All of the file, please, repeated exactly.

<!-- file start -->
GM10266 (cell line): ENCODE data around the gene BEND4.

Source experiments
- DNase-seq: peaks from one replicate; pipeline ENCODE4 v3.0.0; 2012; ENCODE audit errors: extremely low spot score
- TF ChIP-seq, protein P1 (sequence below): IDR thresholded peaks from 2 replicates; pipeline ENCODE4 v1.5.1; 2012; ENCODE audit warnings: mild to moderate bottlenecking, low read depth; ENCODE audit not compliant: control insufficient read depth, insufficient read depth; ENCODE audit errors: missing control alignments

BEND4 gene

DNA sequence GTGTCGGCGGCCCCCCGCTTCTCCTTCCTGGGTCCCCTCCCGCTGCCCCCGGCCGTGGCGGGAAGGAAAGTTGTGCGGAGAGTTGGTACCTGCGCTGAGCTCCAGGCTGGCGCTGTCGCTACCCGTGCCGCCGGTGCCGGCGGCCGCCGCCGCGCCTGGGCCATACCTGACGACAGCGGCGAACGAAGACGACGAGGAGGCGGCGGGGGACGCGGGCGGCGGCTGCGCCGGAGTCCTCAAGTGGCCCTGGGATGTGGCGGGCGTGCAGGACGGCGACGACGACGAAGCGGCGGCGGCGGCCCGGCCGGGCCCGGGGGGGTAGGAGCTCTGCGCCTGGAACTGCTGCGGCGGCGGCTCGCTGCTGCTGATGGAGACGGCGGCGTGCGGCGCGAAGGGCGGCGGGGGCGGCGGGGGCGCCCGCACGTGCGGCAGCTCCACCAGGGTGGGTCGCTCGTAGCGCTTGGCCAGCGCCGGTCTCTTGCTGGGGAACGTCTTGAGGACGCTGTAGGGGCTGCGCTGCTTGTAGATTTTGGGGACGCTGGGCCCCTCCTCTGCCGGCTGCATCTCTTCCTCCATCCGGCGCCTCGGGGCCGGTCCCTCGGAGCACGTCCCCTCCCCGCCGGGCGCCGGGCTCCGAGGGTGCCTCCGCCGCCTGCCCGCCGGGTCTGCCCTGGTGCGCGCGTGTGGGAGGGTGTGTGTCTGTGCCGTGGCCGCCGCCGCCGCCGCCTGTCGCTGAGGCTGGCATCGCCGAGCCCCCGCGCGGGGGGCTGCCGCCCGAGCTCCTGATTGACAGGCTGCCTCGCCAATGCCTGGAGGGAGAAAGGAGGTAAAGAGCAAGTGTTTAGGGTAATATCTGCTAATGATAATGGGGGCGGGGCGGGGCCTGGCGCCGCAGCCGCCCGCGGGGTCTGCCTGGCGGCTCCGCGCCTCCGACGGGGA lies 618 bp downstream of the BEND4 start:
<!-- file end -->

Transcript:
GM10266 (cell line): ENCODE data around the gene BEND4.

Source experiments
- DNase-seq: peaks from one replicate; pipeline ENCODE4 v3.0.0; 2012; ENCODE audit errors: extremely low spot score
- TF ChIP-seq, protein P1 (sequence below): IDR thresholded peaks from 2 replicates; pipeline ENCODE4 v1.5.1; 2012; ENCODE audit warnings: mild to moderate bottlenecking, low read depth; ENCODE audit not compliant: control insufficient read depth, insufficient read depth; ENCODE audit errors: missing control alignments

BEND4 gene

DNA sequence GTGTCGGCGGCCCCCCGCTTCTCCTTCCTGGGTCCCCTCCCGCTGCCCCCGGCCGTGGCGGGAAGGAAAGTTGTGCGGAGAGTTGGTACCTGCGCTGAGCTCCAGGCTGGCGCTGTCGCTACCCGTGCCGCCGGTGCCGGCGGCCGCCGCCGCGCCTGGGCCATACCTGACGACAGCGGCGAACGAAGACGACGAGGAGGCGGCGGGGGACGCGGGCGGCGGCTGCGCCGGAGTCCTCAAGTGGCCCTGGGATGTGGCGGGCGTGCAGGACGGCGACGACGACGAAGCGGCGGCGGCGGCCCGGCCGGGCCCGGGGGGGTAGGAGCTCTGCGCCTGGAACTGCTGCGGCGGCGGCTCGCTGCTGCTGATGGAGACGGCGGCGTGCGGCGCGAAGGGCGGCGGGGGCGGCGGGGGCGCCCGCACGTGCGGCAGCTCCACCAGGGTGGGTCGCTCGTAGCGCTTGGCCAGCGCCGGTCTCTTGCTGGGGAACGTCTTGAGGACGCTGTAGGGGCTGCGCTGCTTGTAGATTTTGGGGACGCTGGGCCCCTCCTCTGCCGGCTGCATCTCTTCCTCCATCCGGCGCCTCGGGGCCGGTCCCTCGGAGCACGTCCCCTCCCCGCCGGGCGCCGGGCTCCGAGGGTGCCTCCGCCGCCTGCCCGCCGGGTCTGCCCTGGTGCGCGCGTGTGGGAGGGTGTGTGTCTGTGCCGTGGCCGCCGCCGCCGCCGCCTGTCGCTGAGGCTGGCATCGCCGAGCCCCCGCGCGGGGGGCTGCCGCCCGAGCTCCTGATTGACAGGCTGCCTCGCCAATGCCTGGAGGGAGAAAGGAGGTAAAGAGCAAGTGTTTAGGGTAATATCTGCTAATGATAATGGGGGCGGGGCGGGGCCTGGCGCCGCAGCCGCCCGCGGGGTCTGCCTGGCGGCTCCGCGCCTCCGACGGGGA lies 618 bp downstream of the BEND4 start: